A quintet of Democratic senators have written the Republican leadership of the Senate Commerce Committee to hold a hearing on the proposed merger of T-Mobile and Sprint.
Opponents of the merger say it will further consolidate an already consolidated industry. Proponents, including the companies, say combining the number three and four wireless carrier will simply create a stronger competitor to numbers one and two--AT&T and Verizon. The Democrats are clearly leaning toward that first camp.
A Senate Judiciary Committee subcommittee held a hearing last June, but the Senators say questions remain about how the deal will impact wireless--particularly the rollout of 5G--prices and innovation.
They pointed out that when AT&T proposed to acquire T-Mobile in 2011, both the FCC and Justice Department concluded reducing the number of carriers from four to three would harm consumers. They pointed out that was when only 35% of Americans owned smart phones. That number is now 77% and growing as reliance on mobile internet increases. Given that, they said, both should be as skeptical, if not moreso, of this latest effort to decrease mobile competition.
"Should the deal be completed, the nation’s four large wireless carriers will become three, which could leave consumers with fewer choices and the marketplace with less competition," they said. “The potential consequences of this merger are too great for the Senate Commerce, Science, and Transportation Committee to ignore,” the Senators wrote in a letter to Commerce leadership. “We should examine the impact of combining these two disruptors into one mega company.”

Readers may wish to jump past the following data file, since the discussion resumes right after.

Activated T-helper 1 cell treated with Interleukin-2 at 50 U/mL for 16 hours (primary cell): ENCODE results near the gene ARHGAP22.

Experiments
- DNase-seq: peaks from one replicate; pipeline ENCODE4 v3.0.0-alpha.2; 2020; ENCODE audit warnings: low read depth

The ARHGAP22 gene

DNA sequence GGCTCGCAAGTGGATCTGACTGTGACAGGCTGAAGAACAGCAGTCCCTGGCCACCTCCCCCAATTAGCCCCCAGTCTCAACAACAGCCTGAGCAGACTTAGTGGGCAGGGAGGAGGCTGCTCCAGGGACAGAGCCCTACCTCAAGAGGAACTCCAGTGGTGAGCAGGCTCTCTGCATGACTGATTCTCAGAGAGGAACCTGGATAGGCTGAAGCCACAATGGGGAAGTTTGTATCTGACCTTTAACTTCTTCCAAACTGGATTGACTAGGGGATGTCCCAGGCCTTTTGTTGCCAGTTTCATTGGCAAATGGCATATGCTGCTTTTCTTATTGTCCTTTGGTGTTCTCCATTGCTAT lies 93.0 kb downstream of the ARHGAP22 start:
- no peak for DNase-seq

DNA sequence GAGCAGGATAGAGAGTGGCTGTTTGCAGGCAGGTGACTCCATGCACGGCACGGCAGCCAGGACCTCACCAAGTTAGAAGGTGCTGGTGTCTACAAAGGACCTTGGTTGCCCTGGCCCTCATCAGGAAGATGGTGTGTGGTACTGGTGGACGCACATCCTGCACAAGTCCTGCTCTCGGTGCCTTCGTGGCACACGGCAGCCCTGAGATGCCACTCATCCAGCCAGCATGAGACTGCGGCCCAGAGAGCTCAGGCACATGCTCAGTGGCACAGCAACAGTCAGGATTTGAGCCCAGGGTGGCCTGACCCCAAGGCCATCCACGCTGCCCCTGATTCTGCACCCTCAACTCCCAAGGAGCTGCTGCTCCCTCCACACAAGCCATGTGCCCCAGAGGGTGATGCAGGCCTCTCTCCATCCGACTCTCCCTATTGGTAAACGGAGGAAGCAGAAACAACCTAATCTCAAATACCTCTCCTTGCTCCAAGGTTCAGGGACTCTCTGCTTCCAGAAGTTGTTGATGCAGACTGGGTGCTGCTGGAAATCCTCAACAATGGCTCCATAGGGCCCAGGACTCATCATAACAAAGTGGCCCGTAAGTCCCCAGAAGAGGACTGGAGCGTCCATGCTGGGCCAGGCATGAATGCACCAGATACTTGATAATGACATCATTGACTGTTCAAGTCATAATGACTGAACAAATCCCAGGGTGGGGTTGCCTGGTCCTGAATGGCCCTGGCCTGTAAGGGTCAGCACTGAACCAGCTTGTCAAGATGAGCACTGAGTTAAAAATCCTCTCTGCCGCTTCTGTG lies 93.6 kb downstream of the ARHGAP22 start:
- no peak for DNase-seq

Signing on to the letter were Sens. Ed Markey (D-Mass.), Amy Klobuchar (D-Minn.), Tom Udall (D-N.M.), Tammy Baldwin (D-Wis.), and Richard Blumenthal (D-Conn.).
Contributing editor John Eggerton has been an editor and/or writer on media regulation, legislation and policy for over four decades, including covering the FCC, FTC, Congress, the major media trade associations, and the federal courts. In addition to Multichannel News and Broadcasting + Cable, his work has appeared in Radio World, TV Technology, TV Fax, This Week in Consumer Electronics, Variety and the Encyclopedia Britannica.
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